Friday, June 22, 2012


Hey there faithful readers, 
I'm in the midst of shooting a couple of projects right now, so, rather than writing two separate posts, here's a couple of capsule reviews of two new documentaries opening today in Portland:

Bruce McDonald directed one of my favorite b-grade road movies of the 90s (Highway 61).  For Music from the Big House, he turns his eye to the real life setting of Louisiana's Angola State Penitentiary, one of the sites where the blues was born.  It's the prison where Leadbelly and countless other inmates suffered and turned that suffering into musical expressions based in their experiences.  

Canadian blues singer Rita Chiarelli has visited Angola off and on for some time now, eventually inspiring her to hold a collaborative concert within the prison walls with several bands made up entirely of inmates.  And while the film is based around that mission, McDonald wisely places the majority of the focus on the inmates, rather than Chiarelli.  It's not that she's particularly uninteresting--quite the contrary, actually--but it would take a lot to trump the moving, personal tales of woe relayed by the inmates to McDonald and his crew.


A still from Music from the Big House

Music from the Big House begins its run at the Hollywood Theatre on Friday, June 22nd.  Rita Chiarelli will be in attendance and will perform at the Friday, June 22nd screening.  More info available here.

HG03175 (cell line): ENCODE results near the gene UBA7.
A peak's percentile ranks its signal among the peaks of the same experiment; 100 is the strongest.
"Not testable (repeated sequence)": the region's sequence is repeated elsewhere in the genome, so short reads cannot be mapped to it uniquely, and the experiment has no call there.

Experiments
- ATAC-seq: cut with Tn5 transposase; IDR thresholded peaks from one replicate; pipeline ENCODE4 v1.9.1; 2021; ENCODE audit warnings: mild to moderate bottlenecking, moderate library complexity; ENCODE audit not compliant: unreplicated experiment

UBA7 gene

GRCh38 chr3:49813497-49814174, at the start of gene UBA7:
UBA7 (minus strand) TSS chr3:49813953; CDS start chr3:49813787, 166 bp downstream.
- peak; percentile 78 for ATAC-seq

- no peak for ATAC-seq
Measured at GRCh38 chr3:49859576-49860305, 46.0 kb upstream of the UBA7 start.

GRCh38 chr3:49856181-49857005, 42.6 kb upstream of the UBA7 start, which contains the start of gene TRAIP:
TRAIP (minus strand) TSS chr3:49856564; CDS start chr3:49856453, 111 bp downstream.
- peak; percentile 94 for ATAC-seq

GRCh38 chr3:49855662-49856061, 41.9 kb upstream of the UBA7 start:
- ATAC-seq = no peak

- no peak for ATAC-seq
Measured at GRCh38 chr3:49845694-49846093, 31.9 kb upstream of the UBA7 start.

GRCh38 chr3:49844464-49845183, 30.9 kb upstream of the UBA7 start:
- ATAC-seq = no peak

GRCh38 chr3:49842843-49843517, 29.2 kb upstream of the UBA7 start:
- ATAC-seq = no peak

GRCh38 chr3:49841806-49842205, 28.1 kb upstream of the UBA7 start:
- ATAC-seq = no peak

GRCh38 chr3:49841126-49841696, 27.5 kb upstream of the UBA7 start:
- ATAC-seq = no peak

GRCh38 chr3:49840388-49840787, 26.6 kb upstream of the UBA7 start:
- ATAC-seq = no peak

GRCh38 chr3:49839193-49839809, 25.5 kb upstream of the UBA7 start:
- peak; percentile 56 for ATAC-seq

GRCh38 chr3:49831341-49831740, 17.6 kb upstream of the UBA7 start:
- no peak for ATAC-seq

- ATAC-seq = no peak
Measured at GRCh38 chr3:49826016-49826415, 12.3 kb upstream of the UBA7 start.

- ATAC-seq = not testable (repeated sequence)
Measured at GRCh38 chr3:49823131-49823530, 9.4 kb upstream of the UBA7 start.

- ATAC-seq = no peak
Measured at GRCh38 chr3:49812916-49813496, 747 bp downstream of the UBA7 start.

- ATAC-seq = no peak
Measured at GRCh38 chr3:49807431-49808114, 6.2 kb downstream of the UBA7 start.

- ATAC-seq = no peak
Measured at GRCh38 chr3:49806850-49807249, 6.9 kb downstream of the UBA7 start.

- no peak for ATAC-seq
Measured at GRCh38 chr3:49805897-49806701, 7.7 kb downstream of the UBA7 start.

A still from Surviving Progress

Surviving Progress is a documentary adaptation of Ronald Wright's A Short History of ProgressIt's one of those apocalyptic, doom and gloom eco docs of which there seems to be no shortage of nowadays.  The film sports a sizable cast of A-list intellectuals, such as Margaret Atwood, Stephen Hawking, Jane Goodall and Wright himself, all of which make a strong case against the drive for endless progress; Wright calls out the experiment known as civilization as being what he terms a "progress trap."  

Somewhere around the 2/3rds point, though, the film bogs down as it attempts to cover too much ground for an under 90-minute feature.  The message gets a bit lost as the filmmakers spend an extensive amount of time investigating the theft of Third World resources by multinationals, something already documented quite well in many other films.  Surviving Progress would have benefited from both a bit more focus and, perhaps, some specificity when it came to offering solutions to the problems it presents.


Surviving Progress begins its run at Living Room Theaters on Friday, June 22nd.  More info available here.

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